Endpoint Protector is now a member of Linux Foundation
This month we have joined the Linux Foundation as members. The Linux Foundation is a non-profit organization founded in 2007 by the merger of the Open Source Development Labs and the Free Standards Group. The association promotes and supports Linux and the open source projects trough training, events, workgroups, publications and other programs.
“The Linux Foundation protects and promotes the ideals of freedom and generous collaboration established through the development of Linux, and shares these ideals to power any endeavor aiming to make the future a better place in which to live.”
Source: Linux Foundation website
Why we joined Linux Foundation?
We had several reasons to become members of the Linux Foundation. The most important one is the fact that we develop Data Loss Prevention (DLP) and Mobile Device Management (MDM) solutions which are Linux based. As developers of data security solutions that use this operating system, we support the open source community and we believe that the benefits of open source tools are far more complex than just costs, easy customization, and flexibility. Linux is now part of our lives if we think about the smartphones, cloud platforms, wearable devices, servers, and other platforms that rely on this operating system. Additionally, our efforts have been continuously directed in building cross-platforms data security solutions – Data Loss Prevention and Device Control for Windows, Mac OS X and Linux and Mobile Device Management for iOS and Android – so this is another significant reason we decided to become Linux Foundation members.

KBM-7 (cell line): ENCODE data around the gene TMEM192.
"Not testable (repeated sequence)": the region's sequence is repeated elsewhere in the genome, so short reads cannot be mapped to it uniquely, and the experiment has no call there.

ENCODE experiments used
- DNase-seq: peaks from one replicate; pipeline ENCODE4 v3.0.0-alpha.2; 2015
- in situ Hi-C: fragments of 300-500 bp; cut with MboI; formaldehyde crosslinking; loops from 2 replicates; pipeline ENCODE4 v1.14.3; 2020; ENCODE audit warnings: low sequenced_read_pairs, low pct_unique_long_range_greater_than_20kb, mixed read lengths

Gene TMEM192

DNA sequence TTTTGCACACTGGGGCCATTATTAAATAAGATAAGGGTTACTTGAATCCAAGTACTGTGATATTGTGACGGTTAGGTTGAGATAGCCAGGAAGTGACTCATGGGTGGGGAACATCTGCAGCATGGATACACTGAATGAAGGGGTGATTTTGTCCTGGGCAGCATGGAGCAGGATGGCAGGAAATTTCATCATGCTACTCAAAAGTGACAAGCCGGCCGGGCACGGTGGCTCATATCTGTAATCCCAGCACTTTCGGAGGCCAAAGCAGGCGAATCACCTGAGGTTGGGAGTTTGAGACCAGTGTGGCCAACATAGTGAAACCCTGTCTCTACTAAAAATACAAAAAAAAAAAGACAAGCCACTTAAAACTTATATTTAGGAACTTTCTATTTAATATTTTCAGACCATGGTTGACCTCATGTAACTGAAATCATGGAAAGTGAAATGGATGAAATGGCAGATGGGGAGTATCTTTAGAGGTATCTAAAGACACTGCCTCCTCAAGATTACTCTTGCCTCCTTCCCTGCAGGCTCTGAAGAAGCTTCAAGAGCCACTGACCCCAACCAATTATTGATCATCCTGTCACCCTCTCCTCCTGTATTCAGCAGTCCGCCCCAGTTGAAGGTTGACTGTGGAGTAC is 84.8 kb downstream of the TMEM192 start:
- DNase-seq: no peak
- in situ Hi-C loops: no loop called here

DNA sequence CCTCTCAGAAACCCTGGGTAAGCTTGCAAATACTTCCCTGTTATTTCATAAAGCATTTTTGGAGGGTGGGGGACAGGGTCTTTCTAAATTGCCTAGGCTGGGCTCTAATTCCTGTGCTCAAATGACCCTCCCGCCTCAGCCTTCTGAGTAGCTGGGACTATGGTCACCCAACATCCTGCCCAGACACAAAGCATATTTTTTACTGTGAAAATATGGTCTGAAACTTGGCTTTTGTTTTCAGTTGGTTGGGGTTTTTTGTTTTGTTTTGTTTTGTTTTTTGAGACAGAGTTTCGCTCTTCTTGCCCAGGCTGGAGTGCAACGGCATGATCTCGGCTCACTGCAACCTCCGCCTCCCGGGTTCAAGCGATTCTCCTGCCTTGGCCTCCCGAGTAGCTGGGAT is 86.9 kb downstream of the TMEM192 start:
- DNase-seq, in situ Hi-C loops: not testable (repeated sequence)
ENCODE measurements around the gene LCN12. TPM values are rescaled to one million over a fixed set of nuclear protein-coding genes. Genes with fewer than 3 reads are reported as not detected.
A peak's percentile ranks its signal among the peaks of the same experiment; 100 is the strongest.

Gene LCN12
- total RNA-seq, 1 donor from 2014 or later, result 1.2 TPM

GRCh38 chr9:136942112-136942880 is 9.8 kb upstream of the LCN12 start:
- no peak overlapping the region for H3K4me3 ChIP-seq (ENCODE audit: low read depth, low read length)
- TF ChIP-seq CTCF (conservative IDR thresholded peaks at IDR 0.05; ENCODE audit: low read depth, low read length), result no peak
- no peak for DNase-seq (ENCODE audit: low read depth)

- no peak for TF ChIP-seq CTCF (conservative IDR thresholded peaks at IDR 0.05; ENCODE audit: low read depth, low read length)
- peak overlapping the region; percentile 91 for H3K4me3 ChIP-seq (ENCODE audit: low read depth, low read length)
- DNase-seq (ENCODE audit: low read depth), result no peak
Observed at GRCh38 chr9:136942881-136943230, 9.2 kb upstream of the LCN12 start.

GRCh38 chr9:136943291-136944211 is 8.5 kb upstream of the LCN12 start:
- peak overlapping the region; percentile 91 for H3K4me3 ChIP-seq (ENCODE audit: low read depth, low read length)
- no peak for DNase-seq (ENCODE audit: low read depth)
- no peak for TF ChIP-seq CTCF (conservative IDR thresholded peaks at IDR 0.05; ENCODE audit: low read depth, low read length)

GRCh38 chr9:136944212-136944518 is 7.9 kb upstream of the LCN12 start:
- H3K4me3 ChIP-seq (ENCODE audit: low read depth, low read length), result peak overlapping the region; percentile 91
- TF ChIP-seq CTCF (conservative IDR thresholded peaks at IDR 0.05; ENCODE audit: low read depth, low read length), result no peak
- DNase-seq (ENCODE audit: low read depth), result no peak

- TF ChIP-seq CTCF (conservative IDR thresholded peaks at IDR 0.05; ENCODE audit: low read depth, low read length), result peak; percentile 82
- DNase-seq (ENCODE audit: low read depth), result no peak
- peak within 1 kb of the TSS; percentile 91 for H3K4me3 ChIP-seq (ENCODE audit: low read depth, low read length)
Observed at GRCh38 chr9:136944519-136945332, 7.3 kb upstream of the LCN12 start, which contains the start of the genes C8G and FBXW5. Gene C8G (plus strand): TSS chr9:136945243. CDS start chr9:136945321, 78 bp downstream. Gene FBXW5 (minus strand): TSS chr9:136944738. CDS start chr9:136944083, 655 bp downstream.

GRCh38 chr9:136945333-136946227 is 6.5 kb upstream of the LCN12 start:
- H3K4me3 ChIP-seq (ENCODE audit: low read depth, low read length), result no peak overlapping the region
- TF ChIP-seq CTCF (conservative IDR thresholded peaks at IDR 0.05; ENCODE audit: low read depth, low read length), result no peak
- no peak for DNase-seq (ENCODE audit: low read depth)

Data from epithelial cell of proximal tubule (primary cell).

Linux is lately expanding at a faster pace than other operating systems, due to high performance and reliability. The following infographic beautifully explains this.
Moreover, a Linux Foundation report reveals that Linux deployments increase at the expense of Windows, with 14 points increase (65% to 79%) from 2011 to 2014, compared to 9 points decrease in Windows deployments (45% to 36%) for the same period. Besides the feature set and low TCO that drive Linux adoption, this operating system also has one of the largest and most devoted community, with numerous forums, wikis, great documentation, live support chat, etc.
With Linux growth in the enterprise, in the many distributions it has – Ubuntu, OpenSUSE, CentOS, RedHat, Mint, and others, not only on servers but also on users’ workstations, the operating system becomes more vulnerable to a certain type of threats, for example, users’ behavior with confidential data. Just like on Macs and Windows computers, users deal with big amounts of confidential data and have the possibility to transfer it on the cloud, on portable storage devices and other exit points. As we repeated on several occasions (repetition is the mother of learning), the danger of this situation derives from the fact that, by human error, or malicious intentions, organizations’ sensitive data can be publicly disclosed, causing many times irreparable damages. This threat is more present than ever (we surely sense that in our increased customer base with Linux platforms), so the Linux community should be aware and should support individuals and organizations in securely implementing and using Linux based solutions.
Our efforts and focus are strongly oriented in this direction, so we invite you to continue following and sharing our updates related to Linux based developments.
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